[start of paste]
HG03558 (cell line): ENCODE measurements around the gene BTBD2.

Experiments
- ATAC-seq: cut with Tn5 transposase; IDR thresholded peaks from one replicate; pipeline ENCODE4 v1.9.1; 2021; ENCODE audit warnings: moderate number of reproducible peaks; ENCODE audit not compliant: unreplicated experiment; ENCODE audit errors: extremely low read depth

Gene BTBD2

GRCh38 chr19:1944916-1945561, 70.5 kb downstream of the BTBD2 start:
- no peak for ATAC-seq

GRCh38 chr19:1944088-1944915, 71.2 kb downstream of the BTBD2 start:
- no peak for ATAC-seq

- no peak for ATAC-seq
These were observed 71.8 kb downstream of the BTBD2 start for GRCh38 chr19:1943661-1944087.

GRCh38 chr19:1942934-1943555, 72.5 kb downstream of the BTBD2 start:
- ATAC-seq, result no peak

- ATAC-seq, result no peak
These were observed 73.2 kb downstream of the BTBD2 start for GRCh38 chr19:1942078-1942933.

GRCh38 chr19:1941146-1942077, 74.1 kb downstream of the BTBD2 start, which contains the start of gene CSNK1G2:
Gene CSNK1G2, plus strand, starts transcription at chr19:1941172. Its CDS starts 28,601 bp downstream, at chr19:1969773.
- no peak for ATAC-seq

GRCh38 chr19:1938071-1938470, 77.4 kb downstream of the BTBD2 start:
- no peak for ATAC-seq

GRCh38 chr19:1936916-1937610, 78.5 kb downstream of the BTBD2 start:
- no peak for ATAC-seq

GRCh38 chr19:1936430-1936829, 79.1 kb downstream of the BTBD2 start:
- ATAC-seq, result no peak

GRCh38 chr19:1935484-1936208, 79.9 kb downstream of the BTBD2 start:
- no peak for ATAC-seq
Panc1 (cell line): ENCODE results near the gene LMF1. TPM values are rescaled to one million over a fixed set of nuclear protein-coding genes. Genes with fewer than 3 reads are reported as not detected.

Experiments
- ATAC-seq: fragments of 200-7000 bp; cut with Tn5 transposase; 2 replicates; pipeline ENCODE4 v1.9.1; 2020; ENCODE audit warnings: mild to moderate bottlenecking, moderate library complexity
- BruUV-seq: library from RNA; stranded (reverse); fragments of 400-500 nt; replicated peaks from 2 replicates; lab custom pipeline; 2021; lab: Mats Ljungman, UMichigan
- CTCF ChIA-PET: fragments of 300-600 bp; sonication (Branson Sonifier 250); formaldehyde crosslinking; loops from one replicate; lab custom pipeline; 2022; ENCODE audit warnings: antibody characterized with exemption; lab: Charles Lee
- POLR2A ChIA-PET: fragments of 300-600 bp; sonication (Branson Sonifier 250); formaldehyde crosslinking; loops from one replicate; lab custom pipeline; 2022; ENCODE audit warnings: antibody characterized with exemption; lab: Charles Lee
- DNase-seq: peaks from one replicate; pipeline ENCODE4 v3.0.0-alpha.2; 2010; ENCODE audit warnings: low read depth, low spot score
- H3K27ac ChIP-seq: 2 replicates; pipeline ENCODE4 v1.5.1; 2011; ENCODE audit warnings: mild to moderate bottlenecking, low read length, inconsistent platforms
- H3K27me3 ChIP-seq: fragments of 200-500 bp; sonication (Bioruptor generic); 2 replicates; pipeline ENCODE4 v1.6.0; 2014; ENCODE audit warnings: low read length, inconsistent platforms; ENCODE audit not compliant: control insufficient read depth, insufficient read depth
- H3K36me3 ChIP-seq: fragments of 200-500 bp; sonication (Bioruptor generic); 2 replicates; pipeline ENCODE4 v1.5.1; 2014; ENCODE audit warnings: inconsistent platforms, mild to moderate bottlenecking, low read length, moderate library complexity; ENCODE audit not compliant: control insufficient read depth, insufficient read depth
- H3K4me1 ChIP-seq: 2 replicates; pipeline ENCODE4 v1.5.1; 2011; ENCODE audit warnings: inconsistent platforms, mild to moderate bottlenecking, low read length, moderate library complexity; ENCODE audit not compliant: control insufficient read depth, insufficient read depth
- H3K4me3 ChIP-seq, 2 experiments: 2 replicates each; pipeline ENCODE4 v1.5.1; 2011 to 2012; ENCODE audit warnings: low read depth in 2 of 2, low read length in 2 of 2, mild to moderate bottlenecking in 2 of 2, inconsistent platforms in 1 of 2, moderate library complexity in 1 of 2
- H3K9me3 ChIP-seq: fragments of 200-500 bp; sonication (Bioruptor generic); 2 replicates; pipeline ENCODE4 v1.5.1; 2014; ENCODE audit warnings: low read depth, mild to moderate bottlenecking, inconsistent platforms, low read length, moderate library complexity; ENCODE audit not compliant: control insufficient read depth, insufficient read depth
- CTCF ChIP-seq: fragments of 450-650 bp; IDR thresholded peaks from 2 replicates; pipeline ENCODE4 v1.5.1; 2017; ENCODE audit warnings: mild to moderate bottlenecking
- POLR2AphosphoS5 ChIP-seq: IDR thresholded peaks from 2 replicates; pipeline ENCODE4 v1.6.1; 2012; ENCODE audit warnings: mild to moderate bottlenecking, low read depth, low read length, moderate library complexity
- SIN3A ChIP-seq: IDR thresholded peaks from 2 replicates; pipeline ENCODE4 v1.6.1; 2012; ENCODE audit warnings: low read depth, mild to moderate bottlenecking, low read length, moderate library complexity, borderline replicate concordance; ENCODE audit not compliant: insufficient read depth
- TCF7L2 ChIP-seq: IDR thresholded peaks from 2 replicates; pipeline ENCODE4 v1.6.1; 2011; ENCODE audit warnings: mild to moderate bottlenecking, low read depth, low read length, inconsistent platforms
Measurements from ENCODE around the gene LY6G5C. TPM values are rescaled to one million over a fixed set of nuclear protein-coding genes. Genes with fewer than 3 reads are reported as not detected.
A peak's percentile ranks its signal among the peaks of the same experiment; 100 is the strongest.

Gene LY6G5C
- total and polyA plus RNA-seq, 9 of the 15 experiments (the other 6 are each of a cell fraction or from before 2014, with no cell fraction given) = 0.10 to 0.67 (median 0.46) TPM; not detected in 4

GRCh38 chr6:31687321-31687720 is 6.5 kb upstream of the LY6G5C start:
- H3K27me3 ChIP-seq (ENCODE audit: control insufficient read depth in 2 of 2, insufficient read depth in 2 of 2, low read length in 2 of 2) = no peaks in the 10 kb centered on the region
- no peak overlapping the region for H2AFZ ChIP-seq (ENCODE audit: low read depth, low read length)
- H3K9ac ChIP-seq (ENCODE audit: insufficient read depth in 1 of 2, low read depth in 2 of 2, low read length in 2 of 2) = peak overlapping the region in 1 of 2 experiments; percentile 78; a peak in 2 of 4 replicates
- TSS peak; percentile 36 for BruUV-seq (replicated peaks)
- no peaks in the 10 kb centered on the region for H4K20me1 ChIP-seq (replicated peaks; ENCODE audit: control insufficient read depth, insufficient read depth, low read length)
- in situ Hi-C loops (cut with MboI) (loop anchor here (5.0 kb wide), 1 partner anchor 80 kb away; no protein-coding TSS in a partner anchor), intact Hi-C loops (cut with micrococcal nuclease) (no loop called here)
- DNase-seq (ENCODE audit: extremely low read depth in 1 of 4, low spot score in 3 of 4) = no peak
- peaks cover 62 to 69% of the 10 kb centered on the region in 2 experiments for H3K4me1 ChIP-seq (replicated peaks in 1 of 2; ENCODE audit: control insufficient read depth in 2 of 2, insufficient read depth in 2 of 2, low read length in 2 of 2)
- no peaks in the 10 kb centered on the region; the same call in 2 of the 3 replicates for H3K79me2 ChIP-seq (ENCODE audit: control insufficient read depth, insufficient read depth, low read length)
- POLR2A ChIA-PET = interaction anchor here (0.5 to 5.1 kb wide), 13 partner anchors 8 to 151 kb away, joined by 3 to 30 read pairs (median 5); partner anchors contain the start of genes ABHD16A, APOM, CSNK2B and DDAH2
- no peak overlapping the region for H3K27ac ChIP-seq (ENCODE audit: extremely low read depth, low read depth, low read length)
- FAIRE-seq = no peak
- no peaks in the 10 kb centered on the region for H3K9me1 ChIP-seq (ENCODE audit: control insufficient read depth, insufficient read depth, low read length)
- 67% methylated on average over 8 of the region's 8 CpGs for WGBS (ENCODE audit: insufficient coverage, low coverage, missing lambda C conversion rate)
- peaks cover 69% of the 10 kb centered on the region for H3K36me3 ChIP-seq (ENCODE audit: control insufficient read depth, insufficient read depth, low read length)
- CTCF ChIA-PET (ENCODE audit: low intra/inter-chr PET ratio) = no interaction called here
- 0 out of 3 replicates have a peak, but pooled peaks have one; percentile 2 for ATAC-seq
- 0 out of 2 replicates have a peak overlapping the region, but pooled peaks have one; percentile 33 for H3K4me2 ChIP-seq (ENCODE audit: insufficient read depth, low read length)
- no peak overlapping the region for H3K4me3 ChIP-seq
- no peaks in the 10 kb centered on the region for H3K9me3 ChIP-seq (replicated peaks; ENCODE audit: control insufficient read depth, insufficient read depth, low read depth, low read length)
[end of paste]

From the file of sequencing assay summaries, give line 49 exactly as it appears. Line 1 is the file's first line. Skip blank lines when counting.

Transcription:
- no peak overlapping the region for H2AFZ ChIP-seq (ENCODE audit: low read depth, low read length)